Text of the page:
ON leaving the Hall, Theodore allowed himself a short vacation; but it was Milton's "idle vacancy" now. The relish for this kind of indulgence was gone. "The two weeks past have been spent in loitering about, idling away time, and living at ease; now strolling about with Lydia, and now picking cherries and flowers alone. By the way, I have found a flower that wants a name in Dr. B.'s book. I have thus loitered about, doing almost nothing; not profiting morally, religiously, or even intellectually, and perhaps but little in body, considering that I am getting bad habits of early retiring, late lying, and general indolence. So much for my state of repose. Blessed be these iron times! -- there is something for man to do; and, still more, something for him to think.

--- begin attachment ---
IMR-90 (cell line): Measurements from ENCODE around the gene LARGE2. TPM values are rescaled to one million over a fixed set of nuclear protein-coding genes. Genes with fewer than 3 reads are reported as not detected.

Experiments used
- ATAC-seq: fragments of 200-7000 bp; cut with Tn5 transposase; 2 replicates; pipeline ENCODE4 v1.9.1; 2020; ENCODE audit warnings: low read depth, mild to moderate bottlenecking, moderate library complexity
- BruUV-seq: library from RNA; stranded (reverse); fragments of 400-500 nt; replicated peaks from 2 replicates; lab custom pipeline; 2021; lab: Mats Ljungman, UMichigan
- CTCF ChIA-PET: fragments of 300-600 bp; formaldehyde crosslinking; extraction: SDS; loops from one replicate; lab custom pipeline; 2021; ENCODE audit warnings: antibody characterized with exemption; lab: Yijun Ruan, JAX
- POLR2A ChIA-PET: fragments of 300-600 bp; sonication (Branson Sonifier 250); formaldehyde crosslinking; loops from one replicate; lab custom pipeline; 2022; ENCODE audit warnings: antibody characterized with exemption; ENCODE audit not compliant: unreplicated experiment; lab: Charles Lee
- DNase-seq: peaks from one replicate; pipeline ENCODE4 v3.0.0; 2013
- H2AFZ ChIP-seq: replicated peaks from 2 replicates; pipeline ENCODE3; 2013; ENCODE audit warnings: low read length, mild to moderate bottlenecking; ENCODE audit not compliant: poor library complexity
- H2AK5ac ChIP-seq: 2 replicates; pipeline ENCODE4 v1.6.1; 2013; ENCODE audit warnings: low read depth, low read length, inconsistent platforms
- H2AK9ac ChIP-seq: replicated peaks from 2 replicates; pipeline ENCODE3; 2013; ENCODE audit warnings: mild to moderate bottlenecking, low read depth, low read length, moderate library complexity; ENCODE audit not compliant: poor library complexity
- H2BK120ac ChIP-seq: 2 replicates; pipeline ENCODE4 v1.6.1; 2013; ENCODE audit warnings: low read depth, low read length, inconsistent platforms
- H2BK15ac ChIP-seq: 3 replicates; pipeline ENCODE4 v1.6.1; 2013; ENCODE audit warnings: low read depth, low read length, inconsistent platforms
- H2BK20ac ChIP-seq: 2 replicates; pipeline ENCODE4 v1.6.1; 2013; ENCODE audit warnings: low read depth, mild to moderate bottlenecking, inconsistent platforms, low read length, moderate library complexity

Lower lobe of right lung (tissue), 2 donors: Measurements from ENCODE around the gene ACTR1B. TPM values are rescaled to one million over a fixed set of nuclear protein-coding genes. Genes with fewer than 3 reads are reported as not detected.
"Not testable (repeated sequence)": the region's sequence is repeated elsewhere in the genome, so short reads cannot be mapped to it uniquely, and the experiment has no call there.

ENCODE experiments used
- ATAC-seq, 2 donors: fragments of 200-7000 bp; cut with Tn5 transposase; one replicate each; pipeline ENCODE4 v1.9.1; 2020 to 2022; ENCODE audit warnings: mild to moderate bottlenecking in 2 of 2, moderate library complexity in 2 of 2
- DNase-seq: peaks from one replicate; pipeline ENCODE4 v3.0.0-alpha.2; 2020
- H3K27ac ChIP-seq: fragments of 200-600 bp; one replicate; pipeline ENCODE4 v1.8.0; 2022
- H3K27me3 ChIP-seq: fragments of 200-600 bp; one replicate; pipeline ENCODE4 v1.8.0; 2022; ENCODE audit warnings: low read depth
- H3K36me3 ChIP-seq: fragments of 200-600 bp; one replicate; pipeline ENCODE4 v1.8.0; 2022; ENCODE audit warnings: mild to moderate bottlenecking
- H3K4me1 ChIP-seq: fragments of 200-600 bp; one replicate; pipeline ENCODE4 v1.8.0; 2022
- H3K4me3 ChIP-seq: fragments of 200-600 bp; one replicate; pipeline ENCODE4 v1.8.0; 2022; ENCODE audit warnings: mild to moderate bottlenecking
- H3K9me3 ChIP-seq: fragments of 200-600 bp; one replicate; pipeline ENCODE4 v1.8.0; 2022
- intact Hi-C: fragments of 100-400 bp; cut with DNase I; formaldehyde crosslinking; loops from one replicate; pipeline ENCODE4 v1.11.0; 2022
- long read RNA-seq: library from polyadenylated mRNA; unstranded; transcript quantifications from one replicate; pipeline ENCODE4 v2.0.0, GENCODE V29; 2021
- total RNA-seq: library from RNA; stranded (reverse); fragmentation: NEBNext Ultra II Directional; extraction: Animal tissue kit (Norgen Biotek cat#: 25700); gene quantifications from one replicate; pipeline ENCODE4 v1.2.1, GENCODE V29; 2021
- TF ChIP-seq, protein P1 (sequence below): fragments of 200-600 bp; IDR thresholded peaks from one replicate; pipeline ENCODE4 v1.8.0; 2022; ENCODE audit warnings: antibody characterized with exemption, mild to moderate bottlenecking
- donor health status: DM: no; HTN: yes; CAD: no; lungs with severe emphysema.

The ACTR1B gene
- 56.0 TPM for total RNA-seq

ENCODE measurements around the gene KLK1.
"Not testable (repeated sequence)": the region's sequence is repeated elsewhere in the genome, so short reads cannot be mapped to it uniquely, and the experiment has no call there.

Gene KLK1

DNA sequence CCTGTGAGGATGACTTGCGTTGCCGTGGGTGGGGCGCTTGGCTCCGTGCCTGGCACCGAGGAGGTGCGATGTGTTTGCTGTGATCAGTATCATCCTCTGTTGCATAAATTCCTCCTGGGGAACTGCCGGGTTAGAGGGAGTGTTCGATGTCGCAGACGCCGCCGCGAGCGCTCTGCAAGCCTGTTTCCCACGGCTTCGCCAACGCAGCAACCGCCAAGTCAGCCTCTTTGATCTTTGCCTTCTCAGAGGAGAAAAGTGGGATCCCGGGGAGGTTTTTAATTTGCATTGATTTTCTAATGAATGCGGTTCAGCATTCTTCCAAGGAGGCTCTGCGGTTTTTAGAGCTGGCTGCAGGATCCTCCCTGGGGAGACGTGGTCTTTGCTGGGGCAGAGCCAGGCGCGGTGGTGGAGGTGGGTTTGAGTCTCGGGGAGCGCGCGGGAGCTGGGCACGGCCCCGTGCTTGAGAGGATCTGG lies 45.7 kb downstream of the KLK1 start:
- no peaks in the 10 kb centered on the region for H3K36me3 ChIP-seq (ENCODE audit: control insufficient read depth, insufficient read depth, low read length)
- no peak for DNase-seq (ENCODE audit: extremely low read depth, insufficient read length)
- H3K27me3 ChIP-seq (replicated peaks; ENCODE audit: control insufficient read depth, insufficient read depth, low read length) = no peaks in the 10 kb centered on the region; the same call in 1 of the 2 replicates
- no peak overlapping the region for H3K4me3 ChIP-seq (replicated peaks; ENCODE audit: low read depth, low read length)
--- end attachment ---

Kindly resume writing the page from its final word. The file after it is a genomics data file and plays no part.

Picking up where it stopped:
"Suppose not, my dearly-beloved book, that I felt no pleasure in thus passing time. I am not so cold-hearted as to wander among the gardens of the Graces with no sense that riots, and no soul that thrills. Nay, my heart has been warmed by the sweetest -- had almost said, the noblest -- impulses; but it does not advance me in the journey of life as I would wish to move. It does not allow my soul to unfold its wings in this fledging- place and trial-ground, and prepare for the lofty and dangerous flight when it must 'sail with uplift wing' against